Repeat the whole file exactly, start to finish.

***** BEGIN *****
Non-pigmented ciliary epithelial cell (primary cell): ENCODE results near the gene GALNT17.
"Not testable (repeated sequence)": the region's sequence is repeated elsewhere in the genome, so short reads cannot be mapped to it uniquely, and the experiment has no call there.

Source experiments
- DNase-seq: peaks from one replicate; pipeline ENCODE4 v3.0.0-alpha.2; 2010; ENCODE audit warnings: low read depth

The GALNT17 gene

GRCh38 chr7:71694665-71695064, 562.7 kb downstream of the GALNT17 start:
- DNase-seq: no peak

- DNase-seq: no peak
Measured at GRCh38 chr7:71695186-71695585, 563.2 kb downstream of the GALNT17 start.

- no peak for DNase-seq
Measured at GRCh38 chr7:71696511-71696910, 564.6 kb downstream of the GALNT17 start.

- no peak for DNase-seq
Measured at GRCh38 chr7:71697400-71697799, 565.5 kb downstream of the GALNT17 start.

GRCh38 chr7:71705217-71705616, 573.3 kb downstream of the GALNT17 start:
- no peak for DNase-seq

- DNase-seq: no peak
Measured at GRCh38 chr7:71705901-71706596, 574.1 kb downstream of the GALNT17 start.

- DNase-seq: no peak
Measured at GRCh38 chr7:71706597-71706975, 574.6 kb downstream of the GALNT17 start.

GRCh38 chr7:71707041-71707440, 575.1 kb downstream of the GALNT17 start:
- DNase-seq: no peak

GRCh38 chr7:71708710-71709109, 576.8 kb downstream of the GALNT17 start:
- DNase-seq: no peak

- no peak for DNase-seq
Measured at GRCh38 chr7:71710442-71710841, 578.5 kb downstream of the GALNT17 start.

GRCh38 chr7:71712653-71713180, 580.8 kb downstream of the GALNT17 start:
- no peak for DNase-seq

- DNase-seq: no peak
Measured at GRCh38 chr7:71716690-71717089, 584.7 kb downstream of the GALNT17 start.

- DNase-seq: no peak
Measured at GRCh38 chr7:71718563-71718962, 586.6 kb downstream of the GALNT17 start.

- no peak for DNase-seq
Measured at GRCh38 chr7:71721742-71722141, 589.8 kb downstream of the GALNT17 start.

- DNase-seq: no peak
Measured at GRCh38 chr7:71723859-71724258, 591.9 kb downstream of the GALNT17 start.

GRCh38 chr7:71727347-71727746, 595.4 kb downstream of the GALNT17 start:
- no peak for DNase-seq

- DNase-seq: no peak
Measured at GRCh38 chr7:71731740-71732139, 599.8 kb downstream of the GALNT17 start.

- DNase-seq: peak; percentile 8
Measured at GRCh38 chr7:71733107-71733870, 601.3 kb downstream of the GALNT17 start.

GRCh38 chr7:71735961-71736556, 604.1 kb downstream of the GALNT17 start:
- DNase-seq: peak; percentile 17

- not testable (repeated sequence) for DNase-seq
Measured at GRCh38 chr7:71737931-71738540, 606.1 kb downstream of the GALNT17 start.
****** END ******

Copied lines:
Non-pigmented ciliary epithelial cell (primary cell): ENCODE results near the gene GALNT17.
"Not testable (repeated sequence)": the region's sequence is repeated elsewhere in the genome, so short reads cannot be mapped to it uniquely, and the experiment has no call there.

Source experiments
- DNase-seq: peaks from one replicate; pipeline ENCODE4 v3.0.0-alpha.2; 2010; ENCODE audit warnings: low read depth

The GALNT17 gene

GRCh38 chr7:71694665-71695064, 562.7 kb downstream of the GALNT17 start:
- DNase-seq: no peak

- DNase-seq: no peak
Measured at GRCh38 chr7:71695186-71695585, 563.2 kb downstream of the GALNT17 start.

- no peak for DNase-seq
Measured at GRCh38 chr7:71696511-71696910, 564.6 kb downstream of the GALNT17 start.

- no peak for DNase-seq
Measured at GRCh38 chr7:71697400-71697799, 565.5 kb downstream of the GALNT17 start.

GRCh38 chr7:71705217-71705616, 573.3 kb downstream of the GALNT17 start:
- no peak for DNase-seq

- DNase-seq: no peak
Measured at GRCh38 chr7:71705901-71706596, 574.1 kb downstream of the GALNT17 start.

- DNase-seq: no peak
Measured at GRCh38 chr7:71706597-71706975, 574.6 kb downstream of the GALNT17 start.

GRCh38 chr7:71707041-71707440, 575.1 kb downstream of the GALNT17 start:
- DNase-seq: no peak

GRCh38 chr7:71708710-71709109, 576.8 kb downstream of the GALNT17 start:
- DNase-seq: no peak

- no peak for DNase-seq
Measured at GRCh38 chr7:71710442-71710841, 578.5 kb downstream of the GALNT17 start.

GRCh38 chr7:71712653-71713180, 580.8 kb downstream of the GALNT17 start:
- no peak for DNase-seq

- DNase-seq: no peak
Measured at GRCh38 chr7:71716690-71717089, 584.7 kb downstream of the GALNT17 start.

- DNase-seq: no peak
Measured at GRCh38 chr7:71718563-71718962, 586.6 kb downstream of the GALNT17 start.

- no peak for DNase-seq
Measured at GRCh38 chr7:71721742-71722141, 589.8 kb downstream of the GALNT17 start.

- DNase-seq: no peak
Measured at GRCh38 chr7:71723859-71724258, 591.9 kb downstream of the GALNT17 start.

GRCh38 chr7:71727347-71727746, 595.4 kb downstream of the GALNT17 start:
- no peak for DNase-seq

- DNase-seq: no peak
Measured at GRCh38 chr7:71731740-71732139, 599.8 kb downstream of the GALNT17 start.

- DNase-seq: peak; percentile 8
Measured at GRCh38 chr7:71733107-71733870, 601.3 kb downstream of the GALNT17 start.

GRCh38 chr7:71735961-71736556, 604.1 kb downstream of the GALNT17 start:
- DNase-seq: peak; percentile 17

- not testable (repeated sequence) for DNase-seq
Measured at GRCh38 chr7:71737931-71738540, 606.1 kb downstream of the GALNT17 start.